Richie and the Fonz spent their Happy Days at Arnold’s Drive-In. The 90210 gang hung out at The Peach Pit. You’d find the Pretty Little Liars at The Brew, and Hannah and her 13 Reasons Why friends gathered at Monet’s.
The hangout is a central feature of most teen TV shows and movies, not to mention real adolescents’ lives as they gain independence from their families. So where do today’s youth socialize with their friends? They’re actually most likely to meet in Sweaty Sands (Fortnite) or maybe even in a dungeon. You can join a birthday party with younger kids at Epic Minigames in Roblox.
“Down on the corner” has become “up on the server” as kids unable to meet up in person practice “digital loitering.” Of course, while COVID-19 has put a spotlight on this practice, it’s not new. The balance of in-person and connected play has naturally been shifting since virtual worlds, social gaming and electronic communication made social surfing possible 20 years ago.
At the same time, parents have narrowed their children’s “home range” to a tiny perimeter. If a child’s neighbors are all into football, but she’s into rock and roll, finding her natural community online becomes a necessary means for satisfying her passion to connect around music.
That’s not to say that virtual and real-world socializing are interchangeable, even for digital kids. In Dubit’s 2020 US and UK Trends surveys (conducted while kids were still in lockdown), eight- to 15-year-olds named friends as the second-most important influence in their lives, just behind their parents. Across ages, what kids miss most right now is face-to-face play. Dubit projects that when the world opens up again, young people may abandon technology and media in favor of spending time with friends, at least for a time.
Revival of Virtual Worlds
In recent years, virtual worlds have enjoyed a renaissance in the form of multiplayer games that offer social space (i.e. Minecraft, Fortnite, Roblox and in Brazil Garena Free Fire). Young people are “hacking” non-game platforms and turning them into virtual worlds (see Discord and Zoom).
And once gathered, kids aren’t just chatting about the gameplay. Every parent of a tween or teen knows that when they’re deeply engaged in a social activity, they talk freely about anything and everything. (Pro tip for parents: That’s the best time to feign inattention and listen.)
According to Dubit Trends, though, these social games are peaking in popularity with younger audiences than the creators may have intended. Roblox crests between ages eight and 10 (44% in the UK and 38% in the US), and Fortnite between 11 and 15 (44% in both the UK and US). Nearly 30% of eight to 10s in the US and 15% in the UK had used Discord in the previous week.
Implications for Brands and Businesses
Media companies need to acknowledge that they’re in the children’s business, regardless of their intended audience. At the most basic level, this means considering legal and regulatory implications—age-gating access or complying with privacy and safety requirements.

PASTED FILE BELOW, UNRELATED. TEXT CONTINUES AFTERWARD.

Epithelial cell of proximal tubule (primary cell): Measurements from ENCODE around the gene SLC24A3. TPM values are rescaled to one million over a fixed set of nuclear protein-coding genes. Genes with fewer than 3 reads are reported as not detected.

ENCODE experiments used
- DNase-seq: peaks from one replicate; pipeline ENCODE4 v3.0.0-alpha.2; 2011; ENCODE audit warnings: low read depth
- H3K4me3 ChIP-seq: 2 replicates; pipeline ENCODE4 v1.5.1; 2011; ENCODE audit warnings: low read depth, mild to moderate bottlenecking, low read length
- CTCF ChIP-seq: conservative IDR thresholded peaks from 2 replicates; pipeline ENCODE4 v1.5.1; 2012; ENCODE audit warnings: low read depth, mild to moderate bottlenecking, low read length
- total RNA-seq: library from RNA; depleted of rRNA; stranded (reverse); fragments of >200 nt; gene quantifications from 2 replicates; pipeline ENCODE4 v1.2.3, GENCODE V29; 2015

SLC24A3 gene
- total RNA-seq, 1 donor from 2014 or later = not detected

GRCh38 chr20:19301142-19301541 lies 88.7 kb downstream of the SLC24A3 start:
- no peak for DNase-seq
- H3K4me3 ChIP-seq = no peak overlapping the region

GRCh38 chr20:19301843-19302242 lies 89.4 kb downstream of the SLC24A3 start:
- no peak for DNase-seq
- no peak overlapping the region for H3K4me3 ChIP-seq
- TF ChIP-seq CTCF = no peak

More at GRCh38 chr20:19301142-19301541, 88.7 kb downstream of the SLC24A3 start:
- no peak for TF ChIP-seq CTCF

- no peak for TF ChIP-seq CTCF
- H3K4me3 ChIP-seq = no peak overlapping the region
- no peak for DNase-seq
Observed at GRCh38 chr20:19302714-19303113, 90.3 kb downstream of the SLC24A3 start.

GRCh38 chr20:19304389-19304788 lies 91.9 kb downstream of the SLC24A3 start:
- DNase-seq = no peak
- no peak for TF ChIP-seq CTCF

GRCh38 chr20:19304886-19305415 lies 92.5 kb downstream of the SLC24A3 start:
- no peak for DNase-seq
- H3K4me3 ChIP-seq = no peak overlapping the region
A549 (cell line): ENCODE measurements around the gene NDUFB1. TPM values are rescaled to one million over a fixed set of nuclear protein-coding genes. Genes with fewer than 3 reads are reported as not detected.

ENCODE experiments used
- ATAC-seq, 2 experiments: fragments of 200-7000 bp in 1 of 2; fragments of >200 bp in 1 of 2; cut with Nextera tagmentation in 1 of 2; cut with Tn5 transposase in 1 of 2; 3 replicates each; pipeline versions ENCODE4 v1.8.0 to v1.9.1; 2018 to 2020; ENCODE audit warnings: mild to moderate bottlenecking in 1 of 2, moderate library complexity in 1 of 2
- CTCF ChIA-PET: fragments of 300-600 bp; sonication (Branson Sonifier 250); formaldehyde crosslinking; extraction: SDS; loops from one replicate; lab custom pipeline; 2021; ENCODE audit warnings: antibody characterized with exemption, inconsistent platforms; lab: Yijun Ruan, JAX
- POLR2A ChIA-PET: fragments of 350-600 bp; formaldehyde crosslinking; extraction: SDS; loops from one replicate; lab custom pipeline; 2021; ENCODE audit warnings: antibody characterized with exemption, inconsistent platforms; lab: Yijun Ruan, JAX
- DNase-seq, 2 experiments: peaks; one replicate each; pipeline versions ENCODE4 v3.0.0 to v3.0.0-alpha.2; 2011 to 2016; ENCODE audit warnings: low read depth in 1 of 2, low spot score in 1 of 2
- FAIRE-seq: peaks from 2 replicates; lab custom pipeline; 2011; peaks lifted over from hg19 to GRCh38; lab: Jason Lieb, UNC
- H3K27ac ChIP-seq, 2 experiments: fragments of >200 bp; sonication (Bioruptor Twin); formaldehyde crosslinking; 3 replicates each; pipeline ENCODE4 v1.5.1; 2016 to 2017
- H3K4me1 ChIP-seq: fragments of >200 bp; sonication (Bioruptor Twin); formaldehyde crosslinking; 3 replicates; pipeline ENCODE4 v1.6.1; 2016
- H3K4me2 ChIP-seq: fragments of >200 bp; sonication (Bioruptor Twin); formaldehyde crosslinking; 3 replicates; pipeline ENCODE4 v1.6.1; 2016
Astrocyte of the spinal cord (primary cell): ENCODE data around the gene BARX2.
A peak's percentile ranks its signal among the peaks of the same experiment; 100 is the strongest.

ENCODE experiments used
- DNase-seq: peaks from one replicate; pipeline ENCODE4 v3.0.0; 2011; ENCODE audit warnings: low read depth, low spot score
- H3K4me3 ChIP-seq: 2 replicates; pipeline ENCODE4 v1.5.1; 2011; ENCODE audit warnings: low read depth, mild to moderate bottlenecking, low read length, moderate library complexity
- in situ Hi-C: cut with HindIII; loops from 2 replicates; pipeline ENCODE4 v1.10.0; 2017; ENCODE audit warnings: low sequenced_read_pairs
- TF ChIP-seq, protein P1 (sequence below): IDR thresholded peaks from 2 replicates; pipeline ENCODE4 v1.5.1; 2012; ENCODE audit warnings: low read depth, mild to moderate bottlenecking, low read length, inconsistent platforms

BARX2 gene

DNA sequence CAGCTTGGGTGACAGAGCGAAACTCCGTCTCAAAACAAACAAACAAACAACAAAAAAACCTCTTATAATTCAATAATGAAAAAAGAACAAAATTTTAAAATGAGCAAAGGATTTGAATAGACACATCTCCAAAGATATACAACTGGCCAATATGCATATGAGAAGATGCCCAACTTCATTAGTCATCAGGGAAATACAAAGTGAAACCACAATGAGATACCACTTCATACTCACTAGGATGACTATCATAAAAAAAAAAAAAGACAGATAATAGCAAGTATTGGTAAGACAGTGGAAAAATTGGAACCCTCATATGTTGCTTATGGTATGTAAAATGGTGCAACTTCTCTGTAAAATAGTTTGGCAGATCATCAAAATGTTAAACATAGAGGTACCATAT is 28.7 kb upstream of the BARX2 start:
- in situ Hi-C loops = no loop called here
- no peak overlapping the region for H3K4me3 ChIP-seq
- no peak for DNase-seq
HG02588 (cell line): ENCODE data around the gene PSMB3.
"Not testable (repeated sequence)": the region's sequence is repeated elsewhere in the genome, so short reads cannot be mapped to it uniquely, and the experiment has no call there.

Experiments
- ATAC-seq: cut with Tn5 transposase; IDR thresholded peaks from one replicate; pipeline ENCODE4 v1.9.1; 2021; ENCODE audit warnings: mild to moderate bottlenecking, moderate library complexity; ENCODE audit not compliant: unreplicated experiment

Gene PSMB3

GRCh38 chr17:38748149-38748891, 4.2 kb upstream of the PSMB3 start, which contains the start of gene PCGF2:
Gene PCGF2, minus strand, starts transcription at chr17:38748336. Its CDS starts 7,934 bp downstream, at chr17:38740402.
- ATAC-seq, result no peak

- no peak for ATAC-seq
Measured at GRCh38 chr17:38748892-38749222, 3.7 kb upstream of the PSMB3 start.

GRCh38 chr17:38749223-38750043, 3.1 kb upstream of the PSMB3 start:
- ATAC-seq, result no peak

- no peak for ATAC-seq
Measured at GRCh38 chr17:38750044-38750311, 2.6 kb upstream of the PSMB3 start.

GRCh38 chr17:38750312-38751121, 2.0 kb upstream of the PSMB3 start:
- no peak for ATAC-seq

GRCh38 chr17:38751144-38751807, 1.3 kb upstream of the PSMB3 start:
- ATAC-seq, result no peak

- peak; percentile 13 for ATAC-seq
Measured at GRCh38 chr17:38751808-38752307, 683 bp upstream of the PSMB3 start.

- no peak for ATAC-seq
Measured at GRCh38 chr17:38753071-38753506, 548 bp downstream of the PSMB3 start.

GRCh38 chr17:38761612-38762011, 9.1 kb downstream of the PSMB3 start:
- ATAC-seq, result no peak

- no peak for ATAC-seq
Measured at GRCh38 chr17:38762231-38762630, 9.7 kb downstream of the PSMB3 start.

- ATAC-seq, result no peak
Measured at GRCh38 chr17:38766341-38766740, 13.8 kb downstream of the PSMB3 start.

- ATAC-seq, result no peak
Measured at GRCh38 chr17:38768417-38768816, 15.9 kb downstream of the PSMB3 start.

It could pay dividends, though, for a platform provider to think about why young people are hanging out at their corner, and consider whether they can turn loiterers into customers. What does it mean to have authentic and valued presence in a social space, whether it’s live or digital?
Having created the first virtual world for youth in 1999, and a soon-to-be-released guide for brands on developing for Roblox, Dubit has 20 years of experience in understanding social play patterns. When it comes to the new digital loitering, we think it’s important for businesses to understand some of the key markers of these platforms.
First, gaming with friends is more of a shared social activity than going to a movie or watching TV, providing content and context for conversation in groups or one on one. Social games and sites also make it easy to connect with other gamers; some platforms use “lobbies” where players can chat, team up and practice while waiting to join the action. These sites and platforms offer opportunities to earn respect of fellow players and bragging rights; consider the ever-changing skins, weapons, dances and emotes in Fortnite, the pride in creating a great Roblox game, or knowledge about how to succeed in a challenge that’s stumped your friends.
Beyond the digital sphere, players like to share problem-solving ideas and strategies within games (when kids play Fortnite in squads, knocked-out players often stay in the game as spotters), and these often can be applied in real-world situations.
Finally, the content itself is important. Games are stories, and players love to immerse themselves and their friends in fantastic environments or situations.
Many games are built for exploring the unknown with exciting rewards (such as finding diamonds and other rare minerals in Minecraft), quests that are more rousing than watching others’ adventures on the TV or movie screen.
Back in the 1990s, a Los Angeles convenience store owner was frustrated by the teens hanging out in his parking lot. His solution was to blast Muzak and annoy the kids into going elsewhere. He should have realized that inviting those teens in and engaging them is an investment in a customer for life. It’s always easier to keep a happy user than to find a new one or recover one who’s left.
David Kleeman is SVP of global trends at Dubit. Dubit’s research and strategy arms work hand-in-hand with its digital studio to help companies and organizations understand their users and build age-appropriate, safe games and experiences that kids love and parents respect.